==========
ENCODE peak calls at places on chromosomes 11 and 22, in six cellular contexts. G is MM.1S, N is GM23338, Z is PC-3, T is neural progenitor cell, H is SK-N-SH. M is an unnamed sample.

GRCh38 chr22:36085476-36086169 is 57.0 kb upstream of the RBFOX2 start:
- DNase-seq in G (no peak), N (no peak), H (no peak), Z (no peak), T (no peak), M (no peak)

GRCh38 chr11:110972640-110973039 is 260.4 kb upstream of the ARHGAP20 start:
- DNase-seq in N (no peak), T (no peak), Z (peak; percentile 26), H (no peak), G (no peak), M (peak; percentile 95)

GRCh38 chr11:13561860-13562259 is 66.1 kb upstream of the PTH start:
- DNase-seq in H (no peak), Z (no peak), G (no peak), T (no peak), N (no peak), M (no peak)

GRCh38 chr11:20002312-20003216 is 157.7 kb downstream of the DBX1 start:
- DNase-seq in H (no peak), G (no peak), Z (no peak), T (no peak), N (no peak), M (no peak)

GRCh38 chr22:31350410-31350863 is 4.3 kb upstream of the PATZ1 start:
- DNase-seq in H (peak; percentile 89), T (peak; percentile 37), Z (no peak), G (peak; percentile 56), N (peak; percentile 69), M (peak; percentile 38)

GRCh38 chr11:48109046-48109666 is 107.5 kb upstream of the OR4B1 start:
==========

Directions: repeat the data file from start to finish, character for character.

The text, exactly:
ENCODE peak calls at places on chromosomes 11 and 22, in six cellular contexts. G is MM.1S, N is GM23338, Z is PC-3, T is neural progenitor cell, H is SK-N-SH. M is an unnamed sample.

GRCh38 chr22:36085476-36086169 is 57.0 kb upstream of the RBFOX2 start:
- DNase-seq in G (no peak), N (no peak), H (no peak), Z (no peak), T (no peak), M (no peak)

GRCh38 chr11:110972640-110973039 is 260.4 kb upstream of the ARHGAP20 start:
- DNase-seq in N (no peak), T (no peak), Z (peak; percentile 26), H (no peak), G (no peak), M (peak; percentile 95)

GRCh38 chr11:13561860-13562259 is 66.1 kb upstream of the PTH start:
- DNase-seq in H (no peak), Z (no peak), G (no peak), T (no peak), N (no peak), M (no peak)

GRCh38 chr11:20002312-20003216 is 157.7 kb downstream of the DBX1 start:
- DNase-seq in H (no peak), G (no peak), Z (no peak), T (no peak), N (no peak), M (no peak)

GRCh38 chr22:31350410-31350863 is 4.3 kb upstream of the PATZ1 start:
- DNase-seq in H (peak; percentile 89), T (peak; percentile 37), Z (no peak), G (peak; percentile 56), N (peak; percentile 69), M (peak; percentile 38)

GRCh38 chr11:48109046-48109666 is 107.5 kb upstream of the OR4B1 start: